Of course, any given individual’s experience may vary… but yes. I think that anyone can awaken. It is our birthright.

2 Likes

I think that people who have a tendency towards mental health problems need to be very careful with how they ‘practice diligently’. One can find themselves exacerbating their weaknesses if they don’t take a very gentle (but consistent) approach to meditation.

This being said, there can be a lot of benefit to practicing the 8-fold Path (all off it, not just meditation) to bring ease to mental difficulties. I know of several people who are very dedicated practitioners who have benefited immensely from practicing the Path. Through cultivating a strong foundation in Sila and paying special attention to ‘right intention’ a solid foundation can be laid for deep meditation, with or without mental health problems.

3 Likes

But what is reaching stream entry? (that’s what I would really like to know)

It seems to me, if some one truly understand this question they themselves would understand whether it can be done or not.

Actually has anyone ever think for a person in confusion Not doing (sitting) meditation in the mean time would be better option !? This will help to avoid unnecessary negativity to take place . If anything walking meditation and standing meditation alternately appear befitting .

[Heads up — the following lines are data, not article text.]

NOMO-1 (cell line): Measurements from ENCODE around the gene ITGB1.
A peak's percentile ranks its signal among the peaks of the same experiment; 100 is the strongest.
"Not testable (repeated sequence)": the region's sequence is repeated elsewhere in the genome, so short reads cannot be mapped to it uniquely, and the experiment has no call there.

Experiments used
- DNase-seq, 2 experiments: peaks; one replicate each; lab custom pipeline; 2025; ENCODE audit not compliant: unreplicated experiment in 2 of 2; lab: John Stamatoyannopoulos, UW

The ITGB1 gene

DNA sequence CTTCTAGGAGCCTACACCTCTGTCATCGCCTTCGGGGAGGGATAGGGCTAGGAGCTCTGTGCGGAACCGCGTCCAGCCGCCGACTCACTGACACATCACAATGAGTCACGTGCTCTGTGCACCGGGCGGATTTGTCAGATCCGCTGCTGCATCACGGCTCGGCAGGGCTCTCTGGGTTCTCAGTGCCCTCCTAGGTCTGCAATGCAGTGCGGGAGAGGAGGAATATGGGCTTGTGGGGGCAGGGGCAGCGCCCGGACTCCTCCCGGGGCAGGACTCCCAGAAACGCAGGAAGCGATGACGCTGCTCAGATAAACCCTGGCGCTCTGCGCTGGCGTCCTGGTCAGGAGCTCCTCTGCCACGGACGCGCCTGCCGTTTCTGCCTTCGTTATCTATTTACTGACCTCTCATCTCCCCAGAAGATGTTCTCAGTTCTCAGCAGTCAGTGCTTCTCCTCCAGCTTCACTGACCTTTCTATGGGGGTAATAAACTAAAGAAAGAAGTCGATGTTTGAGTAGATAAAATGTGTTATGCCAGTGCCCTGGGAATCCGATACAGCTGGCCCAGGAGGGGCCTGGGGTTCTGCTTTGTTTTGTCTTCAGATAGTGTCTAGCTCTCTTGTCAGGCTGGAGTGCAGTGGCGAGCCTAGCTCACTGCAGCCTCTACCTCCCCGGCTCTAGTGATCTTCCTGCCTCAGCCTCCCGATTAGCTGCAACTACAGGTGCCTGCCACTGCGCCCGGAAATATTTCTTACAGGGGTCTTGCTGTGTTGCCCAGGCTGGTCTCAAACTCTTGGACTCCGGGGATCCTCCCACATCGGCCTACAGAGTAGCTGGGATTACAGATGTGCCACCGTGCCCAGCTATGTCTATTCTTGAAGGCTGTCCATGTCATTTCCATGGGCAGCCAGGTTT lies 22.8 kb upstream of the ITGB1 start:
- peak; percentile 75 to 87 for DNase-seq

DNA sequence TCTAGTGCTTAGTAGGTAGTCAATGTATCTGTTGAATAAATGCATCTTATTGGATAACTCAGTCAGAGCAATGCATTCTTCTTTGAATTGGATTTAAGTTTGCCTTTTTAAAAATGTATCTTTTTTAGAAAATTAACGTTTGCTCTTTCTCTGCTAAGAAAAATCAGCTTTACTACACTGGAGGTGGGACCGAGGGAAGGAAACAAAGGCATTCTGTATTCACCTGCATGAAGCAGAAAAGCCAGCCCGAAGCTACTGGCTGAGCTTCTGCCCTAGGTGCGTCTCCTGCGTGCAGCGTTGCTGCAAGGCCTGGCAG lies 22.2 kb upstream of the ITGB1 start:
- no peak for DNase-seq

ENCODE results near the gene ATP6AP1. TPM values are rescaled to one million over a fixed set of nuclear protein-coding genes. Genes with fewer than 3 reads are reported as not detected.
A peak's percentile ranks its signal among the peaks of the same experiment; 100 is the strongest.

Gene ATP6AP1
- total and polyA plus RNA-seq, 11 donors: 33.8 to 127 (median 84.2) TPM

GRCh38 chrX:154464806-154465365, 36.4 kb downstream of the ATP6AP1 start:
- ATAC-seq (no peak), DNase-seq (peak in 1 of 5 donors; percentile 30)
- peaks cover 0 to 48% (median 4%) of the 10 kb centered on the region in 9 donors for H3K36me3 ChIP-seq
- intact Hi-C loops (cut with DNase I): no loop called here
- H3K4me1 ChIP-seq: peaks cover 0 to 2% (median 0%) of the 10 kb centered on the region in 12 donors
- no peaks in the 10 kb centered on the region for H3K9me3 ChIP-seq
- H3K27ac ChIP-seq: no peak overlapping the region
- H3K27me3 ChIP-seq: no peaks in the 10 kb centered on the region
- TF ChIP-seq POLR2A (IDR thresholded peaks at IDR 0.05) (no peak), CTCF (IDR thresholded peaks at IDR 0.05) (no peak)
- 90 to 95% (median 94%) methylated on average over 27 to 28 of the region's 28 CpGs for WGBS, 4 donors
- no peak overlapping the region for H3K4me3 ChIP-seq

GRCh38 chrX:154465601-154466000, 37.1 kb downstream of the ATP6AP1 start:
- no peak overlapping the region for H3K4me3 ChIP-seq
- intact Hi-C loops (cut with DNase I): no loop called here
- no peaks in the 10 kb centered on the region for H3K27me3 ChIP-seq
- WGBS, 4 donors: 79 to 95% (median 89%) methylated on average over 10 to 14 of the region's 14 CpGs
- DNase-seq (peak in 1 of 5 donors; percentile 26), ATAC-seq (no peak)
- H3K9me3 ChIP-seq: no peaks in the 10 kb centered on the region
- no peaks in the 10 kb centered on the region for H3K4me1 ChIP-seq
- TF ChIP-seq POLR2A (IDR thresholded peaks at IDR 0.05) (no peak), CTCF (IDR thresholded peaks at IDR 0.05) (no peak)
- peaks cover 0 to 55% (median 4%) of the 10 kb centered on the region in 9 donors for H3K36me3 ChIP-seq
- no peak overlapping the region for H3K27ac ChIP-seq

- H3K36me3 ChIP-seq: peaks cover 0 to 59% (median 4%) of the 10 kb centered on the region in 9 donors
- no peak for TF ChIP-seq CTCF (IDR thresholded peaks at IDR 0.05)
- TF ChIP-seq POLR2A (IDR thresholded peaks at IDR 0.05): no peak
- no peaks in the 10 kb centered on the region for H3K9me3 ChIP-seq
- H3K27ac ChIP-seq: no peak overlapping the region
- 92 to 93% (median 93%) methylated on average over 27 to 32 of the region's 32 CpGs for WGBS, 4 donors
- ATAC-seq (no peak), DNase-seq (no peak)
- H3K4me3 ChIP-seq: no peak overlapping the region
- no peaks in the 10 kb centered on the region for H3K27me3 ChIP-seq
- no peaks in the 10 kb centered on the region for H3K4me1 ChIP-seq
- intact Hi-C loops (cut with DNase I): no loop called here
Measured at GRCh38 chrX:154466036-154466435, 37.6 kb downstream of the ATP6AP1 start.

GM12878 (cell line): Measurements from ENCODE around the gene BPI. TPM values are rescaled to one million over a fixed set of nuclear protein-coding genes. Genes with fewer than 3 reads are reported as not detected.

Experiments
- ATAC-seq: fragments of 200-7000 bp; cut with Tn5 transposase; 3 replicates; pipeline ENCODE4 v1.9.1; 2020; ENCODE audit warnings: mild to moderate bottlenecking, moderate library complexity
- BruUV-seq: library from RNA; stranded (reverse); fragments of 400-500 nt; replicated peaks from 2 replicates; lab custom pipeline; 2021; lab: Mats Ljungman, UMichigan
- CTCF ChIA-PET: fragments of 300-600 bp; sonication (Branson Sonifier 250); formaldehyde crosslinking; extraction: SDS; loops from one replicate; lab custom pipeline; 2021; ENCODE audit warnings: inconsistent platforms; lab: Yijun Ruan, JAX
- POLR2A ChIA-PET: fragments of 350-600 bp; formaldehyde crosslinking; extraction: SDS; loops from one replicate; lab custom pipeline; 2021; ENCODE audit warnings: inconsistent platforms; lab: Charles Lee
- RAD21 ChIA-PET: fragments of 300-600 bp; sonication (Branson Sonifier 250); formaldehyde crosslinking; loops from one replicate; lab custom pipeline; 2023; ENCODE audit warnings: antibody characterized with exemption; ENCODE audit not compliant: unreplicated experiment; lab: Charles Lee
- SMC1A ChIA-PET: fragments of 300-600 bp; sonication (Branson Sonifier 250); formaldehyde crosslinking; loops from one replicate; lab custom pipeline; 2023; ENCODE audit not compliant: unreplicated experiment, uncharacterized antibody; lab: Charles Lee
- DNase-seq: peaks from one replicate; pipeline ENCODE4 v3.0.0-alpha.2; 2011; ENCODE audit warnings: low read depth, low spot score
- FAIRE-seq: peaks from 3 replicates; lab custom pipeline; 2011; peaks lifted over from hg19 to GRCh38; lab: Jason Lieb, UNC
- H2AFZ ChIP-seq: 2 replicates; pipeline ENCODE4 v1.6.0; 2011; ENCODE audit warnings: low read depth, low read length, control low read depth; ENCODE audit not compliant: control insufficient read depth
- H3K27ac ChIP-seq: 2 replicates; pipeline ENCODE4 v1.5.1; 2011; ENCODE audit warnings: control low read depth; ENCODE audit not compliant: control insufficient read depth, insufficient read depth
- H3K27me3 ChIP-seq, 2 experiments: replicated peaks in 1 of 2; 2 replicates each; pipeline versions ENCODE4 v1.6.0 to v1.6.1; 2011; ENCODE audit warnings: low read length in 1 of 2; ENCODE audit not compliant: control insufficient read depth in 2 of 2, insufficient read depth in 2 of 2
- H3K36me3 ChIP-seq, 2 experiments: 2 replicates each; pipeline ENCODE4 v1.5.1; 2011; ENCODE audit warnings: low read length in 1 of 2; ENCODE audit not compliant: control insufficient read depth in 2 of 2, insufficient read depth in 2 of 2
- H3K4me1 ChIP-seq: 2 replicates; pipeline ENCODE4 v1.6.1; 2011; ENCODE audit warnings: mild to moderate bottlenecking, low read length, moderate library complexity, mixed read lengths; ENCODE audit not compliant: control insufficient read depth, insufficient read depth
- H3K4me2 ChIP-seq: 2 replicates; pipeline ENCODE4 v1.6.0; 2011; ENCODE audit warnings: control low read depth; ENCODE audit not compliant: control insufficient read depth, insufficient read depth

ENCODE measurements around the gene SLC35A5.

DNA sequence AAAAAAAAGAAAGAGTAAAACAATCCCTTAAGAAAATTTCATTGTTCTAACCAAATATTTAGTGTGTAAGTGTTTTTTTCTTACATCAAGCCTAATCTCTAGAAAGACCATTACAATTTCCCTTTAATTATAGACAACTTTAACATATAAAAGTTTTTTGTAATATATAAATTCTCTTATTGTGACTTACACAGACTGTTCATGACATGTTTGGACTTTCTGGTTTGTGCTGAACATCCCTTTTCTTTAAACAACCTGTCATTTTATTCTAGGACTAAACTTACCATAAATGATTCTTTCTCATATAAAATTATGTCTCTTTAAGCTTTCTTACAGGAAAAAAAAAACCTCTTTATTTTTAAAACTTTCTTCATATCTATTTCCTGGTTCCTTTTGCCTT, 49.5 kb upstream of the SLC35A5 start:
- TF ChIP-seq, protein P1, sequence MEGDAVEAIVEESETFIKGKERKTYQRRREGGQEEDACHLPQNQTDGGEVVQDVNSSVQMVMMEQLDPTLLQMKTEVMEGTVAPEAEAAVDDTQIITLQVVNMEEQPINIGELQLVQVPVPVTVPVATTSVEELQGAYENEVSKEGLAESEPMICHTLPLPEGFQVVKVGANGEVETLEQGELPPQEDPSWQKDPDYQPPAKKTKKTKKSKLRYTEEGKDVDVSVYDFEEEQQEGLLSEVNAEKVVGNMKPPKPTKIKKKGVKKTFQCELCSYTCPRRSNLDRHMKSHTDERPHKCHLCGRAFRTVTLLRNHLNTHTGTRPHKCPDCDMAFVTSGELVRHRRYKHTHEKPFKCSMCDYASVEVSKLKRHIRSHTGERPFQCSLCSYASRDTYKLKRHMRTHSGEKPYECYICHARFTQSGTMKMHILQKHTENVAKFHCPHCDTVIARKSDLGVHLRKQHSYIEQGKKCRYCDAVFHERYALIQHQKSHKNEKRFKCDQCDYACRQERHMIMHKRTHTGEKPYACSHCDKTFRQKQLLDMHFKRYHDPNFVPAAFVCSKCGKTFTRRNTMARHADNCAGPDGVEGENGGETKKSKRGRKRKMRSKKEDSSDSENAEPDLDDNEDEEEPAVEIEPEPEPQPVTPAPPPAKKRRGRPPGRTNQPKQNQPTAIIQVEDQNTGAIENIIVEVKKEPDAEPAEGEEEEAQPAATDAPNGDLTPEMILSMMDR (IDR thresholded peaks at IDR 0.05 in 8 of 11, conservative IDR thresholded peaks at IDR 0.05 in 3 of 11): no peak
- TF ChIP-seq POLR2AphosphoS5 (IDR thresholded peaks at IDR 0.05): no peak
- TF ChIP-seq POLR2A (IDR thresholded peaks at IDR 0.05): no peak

I understand SC isn’t the place for it – but saying online forums can’t be “constructive” in this regard is untrue.

Many people, especially those with low incomes, can only see a psychiatrist for a few minutes per month, and even then they may feel their psychiatrist doesn’t listen to their actual needs and concerns… So actually, the Internet has been a huge support for folks, especially for those who want to understand side effects and/or reduce their medication.

The second half of this article from the New Yorker mentions the benefits of these online resources.

Just a reminder to please stick to the OP :slight_smile:

Discussion should be related to EBTs, and not just general advice or chat.

Remember you are welcome to use the PM facility for more personal or off topic things. :slight_smile:

These threads are all archived and used by many people to research topics, so we work to keep them tidy and on topic so that the vast store of information contained here can keep being used :pray: :dharmawheel:

2 Likes

I don`t know anything about stream entry. and think that the question really is about if one with any kind of mental disorder could practice the eightfold path as described by the Buddha?
And my personal view is yes, one can

Best regards :slightly_smiling_face:

2 Likes

Most of us can find ourselves questioning our abilities from time to time. But we should examine the motivation behind it.

Apart from asking someone like the Buddha, or perhaps someone endowed with the ability to glimpse one’s kamma-vipāka tendencies, it seems to be a fundamentally un-answerable question.

One can also look at it this way: if the answer to the question is yes, then what? Presumably one keeps practising to the best of one’s ability. If the answer is no, then what? Do you just throw up your hands and drop the practice? Or do you still keep practising to the best of your ability?